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The Life of the Blessed Virgin Mary
by Blessed Anne Catherine Emmerich

3. MARY'S MAIDSERVANT AND JOHN THE APOSTLE.




The Blessed Virgin lived here alone, with a younger woman, her maidservant, who fetched what little food they needed. They lived very quietly and in profound peace. There was no man in the house, but sometimes they were visited by an Apostle or disciple on his travels. There was one man whom I saw more often than others going in and out of the house; I always took him to be John, but neither here nor in Jerusalem did he remain permanently near the Blessed Virgin. He came and went in the course of his travels. He did not wear the same dress as in Jesus. time. His garment was very long and hung in folds, and was of a thin grayish-white material. He was very slim and active, his face was long, narrow, and delicate, and on his bare head his long fair hair was parted and brushed back behind his ears. In contrast with the other Apostles, this gave him a womanish, almost girlish appearance. Last time he was here I saw Mary becoming ever quieter and more meditative: she took hardly any nourishment. It was as if she were only here in appearance, as if her spirit had already passed beyond and her whole being was far away. In the last weeks before she died I sometimes saw her, weak and aged, being led about the house by her maidservant.

Once I saw John come into the house, looking much older too, and very thin and haggard. As he came in he girt up his long white ample garment in his girdle, then took off this girdle and put on another one, inscribed with letters, which he drew out from under his robe. He put a sort of maniple on his arm and a stole round his neck. The Blessed Virgin came in from her bedchamber completely enveloped in a white robe, and leaning on her maidservant.s arm. Her face was white as snow and as though transparent. She seemed to be swaying with intense longing. Since Jesus. Ascension her whole being seemed to be filled with an ever-increasing yearning which gradually consumed her. John and she went together to the oratory. The Blessed Virgin pulled at the ribbon or strap which turned the tabernacle in the wall to show the cross in it. After they had knelt for a long time in prayer before it, John rose and drew from his breast a metal box. Opening it at one side, he drew from it a wrapping of material of fine wool, and out of this took a little folded cloth of white material. From this he took out the Blessed Sacrament in the form of a small square white particle. After speaking a few solemn words, he gave the Sacrament to the Blessed Virgin. He did not give her a chalice.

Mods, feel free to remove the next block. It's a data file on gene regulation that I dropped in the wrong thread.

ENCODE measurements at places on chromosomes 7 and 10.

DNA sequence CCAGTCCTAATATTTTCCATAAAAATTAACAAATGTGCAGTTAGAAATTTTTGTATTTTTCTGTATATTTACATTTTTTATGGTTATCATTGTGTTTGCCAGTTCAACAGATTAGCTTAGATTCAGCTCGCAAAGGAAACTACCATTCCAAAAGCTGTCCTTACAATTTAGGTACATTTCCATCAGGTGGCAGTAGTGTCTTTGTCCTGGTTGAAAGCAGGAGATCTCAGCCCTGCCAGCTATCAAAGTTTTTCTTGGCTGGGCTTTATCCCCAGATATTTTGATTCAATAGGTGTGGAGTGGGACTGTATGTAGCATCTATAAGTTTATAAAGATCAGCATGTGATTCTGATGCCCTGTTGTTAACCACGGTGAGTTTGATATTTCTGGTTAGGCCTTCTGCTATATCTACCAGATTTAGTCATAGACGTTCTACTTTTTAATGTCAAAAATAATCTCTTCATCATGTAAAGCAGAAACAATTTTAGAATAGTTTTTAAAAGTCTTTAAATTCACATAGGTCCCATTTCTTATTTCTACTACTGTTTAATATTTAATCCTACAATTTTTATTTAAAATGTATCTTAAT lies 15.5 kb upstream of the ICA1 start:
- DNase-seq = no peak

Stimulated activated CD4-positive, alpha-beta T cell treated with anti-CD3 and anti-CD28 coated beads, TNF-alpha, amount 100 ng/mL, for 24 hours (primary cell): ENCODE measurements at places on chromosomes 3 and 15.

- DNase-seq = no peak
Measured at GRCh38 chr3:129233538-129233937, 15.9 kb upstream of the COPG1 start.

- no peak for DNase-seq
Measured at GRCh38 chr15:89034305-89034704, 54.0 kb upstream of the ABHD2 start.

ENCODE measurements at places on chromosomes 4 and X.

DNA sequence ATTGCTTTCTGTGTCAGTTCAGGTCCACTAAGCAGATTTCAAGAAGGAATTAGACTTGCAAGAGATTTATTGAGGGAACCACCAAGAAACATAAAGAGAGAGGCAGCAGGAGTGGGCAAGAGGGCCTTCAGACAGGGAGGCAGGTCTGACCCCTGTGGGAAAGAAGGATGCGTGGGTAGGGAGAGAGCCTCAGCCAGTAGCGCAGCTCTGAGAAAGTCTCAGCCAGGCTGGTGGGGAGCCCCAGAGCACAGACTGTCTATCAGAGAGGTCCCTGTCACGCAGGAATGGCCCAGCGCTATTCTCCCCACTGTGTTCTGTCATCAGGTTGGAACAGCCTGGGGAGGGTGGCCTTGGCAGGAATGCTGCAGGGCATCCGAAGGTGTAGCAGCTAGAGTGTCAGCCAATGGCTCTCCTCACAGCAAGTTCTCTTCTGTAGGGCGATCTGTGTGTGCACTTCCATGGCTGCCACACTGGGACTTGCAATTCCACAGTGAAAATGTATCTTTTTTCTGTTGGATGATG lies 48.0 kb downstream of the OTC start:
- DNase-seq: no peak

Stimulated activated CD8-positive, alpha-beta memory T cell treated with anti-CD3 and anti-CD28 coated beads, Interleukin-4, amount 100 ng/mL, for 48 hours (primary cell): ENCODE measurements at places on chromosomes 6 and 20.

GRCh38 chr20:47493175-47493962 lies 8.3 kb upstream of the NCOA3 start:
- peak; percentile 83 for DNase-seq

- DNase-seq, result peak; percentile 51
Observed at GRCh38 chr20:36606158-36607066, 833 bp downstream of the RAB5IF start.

Behind the house, at a little distance up the hill, the Blessed Virgin had made a kind of Way of the Cross. When she was living in Jerusalem, she had never failed, ever since Our Lord.s death, to follow His path to Calvary with tears of compassion. She had paced out and measured all the distances between the Stations of that Via Crucis, and her love for her Son made her unable to live without this constant contemplation of His sufferings. Soon after her arrival at her new home I saw her every day climbing part of the way up the hill behind her house to carry out this devotion. At first she went by herself, measuring the number of steps, so often counted by her, which separated the places of Our Lord's different sufferings. At each of these places she put up a stone, or, if there was already a tree there, she made a mark upon it. The way led into a wood, and upon a hill in this wood she had marked the place of Calvary, and the grave of Christ in a little cave in another hill. After she had marked this Way of the Cross with twelve Stations, she went there with her maidservant in quiet meditation: at each Station they sat down and renewed the mystery of its significance in their hearts, praising the Lord for His love with tears of compassion. Afterwards she arranged the Stations better, and I saw her inscribing on the stones the meaning of each Station, the number of paces and so forth. I saw, too, that she cleaned out the cave of the Holy Sepulcher and made it a place for prayer. At that time I saw no picture and no fixed cross to designate the Stations, nothing but plain memorial stones with inscriptions, but afterwards, as the result of constant visits and attention, I saw the place becoming increasingly beautiful and easy of approach. After the Blessed Virgin's death I saw this Way of the Cross being visited by Christians, who threw themselves down and kissed the ground.











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